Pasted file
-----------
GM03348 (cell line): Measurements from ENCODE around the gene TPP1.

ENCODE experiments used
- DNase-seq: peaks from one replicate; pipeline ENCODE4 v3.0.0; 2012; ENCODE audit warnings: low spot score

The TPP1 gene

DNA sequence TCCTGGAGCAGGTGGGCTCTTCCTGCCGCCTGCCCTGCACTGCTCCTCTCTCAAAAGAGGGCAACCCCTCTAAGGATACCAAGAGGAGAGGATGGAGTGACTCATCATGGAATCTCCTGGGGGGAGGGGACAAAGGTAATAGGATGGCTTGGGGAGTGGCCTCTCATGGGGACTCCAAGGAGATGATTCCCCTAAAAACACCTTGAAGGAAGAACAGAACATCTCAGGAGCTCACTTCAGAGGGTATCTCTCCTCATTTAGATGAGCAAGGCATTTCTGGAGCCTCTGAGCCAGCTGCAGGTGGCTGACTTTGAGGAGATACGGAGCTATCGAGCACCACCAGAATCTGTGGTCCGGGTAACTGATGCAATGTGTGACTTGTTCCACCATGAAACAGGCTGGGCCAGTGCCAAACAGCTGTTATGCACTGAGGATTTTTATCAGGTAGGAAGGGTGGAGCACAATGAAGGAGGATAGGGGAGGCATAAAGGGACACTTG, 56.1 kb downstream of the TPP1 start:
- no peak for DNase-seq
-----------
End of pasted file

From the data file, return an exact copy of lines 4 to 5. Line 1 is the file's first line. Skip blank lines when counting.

The TPP1 gene

DNA sequence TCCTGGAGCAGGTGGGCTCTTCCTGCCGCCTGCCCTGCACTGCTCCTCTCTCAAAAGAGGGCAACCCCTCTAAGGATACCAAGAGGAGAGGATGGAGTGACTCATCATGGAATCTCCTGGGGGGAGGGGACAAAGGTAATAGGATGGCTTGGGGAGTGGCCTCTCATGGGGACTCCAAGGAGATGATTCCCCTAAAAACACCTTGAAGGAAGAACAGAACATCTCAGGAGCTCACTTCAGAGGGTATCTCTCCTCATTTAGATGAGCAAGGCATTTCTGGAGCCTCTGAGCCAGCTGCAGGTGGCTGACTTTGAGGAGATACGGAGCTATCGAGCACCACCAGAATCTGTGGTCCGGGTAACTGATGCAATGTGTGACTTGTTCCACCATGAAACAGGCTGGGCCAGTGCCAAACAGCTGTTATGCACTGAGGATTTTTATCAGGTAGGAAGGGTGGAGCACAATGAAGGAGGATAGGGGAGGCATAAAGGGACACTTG, 56.1 kb downstream of the TPP1 start: